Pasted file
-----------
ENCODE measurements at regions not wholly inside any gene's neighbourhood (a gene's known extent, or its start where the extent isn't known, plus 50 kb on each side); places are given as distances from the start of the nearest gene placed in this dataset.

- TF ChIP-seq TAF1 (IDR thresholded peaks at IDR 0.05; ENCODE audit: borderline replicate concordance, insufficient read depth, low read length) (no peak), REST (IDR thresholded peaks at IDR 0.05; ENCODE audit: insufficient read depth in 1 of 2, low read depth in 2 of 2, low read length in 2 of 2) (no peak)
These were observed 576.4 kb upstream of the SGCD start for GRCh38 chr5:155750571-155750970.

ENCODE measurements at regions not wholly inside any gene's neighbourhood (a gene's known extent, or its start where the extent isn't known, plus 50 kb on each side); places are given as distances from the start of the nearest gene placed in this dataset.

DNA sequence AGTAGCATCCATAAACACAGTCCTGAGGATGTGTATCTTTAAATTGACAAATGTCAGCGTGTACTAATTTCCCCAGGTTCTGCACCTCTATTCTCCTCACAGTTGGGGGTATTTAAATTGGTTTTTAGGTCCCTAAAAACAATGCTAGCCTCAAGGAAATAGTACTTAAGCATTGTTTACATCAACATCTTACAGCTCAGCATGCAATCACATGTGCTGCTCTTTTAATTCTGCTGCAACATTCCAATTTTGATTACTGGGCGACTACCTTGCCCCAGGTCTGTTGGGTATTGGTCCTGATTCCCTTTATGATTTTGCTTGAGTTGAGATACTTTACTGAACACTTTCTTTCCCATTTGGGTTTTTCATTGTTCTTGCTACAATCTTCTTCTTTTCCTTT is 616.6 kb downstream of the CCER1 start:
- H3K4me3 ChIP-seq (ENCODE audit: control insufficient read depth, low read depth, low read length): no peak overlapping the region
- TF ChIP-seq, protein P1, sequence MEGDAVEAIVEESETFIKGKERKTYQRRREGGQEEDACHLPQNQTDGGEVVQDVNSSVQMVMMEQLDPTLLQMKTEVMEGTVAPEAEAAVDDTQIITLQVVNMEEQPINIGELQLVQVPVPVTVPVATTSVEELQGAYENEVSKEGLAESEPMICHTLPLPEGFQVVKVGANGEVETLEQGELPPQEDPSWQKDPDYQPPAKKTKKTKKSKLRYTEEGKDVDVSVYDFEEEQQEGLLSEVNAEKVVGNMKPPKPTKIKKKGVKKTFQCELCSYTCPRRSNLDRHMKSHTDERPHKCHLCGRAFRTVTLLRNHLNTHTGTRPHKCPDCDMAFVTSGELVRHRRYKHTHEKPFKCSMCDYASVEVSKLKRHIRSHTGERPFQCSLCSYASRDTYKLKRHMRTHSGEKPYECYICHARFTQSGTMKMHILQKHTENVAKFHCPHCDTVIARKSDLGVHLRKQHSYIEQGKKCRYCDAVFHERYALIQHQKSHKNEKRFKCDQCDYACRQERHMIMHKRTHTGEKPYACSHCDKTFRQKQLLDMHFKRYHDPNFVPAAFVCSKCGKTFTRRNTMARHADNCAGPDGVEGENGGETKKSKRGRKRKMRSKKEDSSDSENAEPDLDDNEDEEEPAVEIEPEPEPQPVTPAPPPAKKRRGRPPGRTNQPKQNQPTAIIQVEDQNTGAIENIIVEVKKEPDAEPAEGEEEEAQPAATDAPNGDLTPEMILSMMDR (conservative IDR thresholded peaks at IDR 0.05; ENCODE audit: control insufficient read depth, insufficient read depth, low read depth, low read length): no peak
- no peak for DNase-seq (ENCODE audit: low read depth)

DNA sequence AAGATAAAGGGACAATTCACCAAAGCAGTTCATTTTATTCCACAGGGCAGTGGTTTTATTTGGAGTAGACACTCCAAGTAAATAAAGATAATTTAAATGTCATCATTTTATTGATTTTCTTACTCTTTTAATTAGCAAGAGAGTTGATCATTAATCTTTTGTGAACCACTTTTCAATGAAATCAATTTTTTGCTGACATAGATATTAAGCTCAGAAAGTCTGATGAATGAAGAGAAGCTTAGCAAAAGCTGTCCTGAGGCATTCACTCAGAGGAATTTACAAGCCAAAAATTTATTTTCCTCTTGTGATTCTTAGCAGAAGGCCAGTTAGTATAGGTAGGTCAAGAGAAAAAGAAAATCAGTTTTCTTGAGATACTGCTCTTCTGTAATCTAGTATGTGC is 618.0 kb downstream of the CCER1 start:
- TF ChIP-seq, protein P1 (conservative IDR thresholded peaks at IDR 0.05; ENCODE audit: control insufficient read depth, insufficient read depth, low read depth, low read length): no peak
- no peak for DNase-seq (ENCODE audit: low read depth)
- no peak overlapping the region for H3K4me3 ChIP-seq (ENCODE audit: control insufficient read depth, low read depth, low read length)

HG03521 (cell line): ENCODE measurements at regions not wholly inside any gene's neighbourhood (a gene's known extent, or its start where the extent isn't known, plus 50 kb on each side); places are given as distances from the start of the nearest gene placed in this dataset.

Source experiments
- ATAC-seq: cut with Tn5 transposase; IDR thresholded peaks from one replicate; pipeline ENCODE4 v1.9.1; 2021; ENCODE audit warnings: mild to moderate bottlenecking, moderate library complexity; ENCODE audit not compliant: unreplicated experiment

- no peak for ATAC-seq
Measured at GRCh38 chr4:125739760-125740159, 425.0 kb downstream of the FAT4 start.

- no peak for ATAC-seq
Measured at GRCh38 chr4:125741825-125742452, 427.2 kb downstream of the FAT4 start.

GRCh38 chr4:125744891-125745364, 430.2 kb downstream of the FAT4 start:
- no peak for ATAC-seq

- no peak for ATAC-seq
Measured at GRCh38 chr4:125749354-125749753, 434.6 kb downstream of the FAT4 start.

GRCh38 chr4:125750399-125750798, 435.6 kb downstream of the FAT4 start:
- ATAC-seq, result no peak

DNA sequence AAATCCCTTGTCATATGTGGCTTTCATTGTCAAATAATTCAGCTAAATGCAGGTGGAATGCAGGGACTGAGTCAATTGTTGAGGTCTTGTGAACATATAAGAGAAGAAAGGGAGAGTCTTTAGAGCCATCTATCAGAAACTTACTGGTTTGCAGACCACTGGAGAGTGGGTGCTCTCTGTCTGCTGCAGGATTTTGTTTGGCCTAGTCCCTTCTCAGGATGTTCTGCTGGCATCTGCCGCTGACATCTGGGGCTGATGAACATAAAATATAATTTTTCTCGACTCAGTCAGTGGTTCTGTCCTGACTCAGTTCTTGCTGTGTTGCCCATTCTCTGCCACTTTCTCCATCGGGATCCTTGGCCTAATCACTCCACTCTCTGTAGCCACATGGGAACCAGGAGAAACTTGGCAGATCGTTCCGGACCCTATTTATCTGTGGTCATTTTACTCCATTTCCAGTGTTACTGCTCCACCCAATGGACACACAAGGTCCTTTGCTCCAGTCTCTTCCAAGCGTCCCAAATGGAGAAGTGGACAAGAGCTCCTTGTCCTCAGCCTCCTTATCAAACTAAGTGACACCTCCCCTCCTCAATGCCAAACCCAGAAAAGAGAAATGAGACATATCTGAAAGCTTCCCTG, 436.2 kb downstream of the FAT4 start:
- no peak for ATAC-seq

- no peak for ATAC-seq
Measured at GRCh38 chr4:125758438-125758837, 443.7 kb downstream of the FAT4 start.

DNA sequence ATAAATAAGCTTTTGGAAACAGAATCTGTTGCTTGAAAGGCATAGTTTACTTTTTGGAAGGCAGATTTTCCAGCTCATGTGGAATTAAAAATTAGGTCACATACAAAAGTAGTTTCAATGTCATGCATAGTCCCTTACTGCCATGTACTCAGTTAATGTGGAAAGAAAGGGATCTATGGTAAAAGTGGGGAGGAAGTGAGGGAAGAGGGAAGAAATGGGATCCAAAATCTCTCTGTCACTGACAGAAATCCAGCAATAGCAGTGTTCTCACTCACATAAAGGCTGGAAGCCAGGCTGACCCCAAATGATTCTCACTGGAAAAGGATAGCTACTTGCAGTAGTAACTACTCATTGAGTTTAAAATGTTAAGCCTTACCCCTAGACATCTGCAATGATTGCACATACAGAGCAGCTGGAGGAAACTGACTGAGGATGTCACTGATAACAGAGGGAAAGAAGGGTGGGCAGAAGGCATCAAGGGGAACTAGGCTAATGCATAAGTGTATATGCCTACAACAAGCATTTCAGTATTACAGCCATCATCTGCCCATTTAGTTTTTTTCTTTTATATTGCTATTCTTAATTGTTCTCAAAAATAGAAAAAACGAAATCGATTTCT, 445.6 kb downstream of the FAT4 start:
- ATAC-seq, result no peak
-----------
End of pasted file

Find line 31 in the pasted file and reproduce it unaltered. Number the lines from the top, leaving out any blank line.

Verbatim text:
- ATAC-seq, result no peak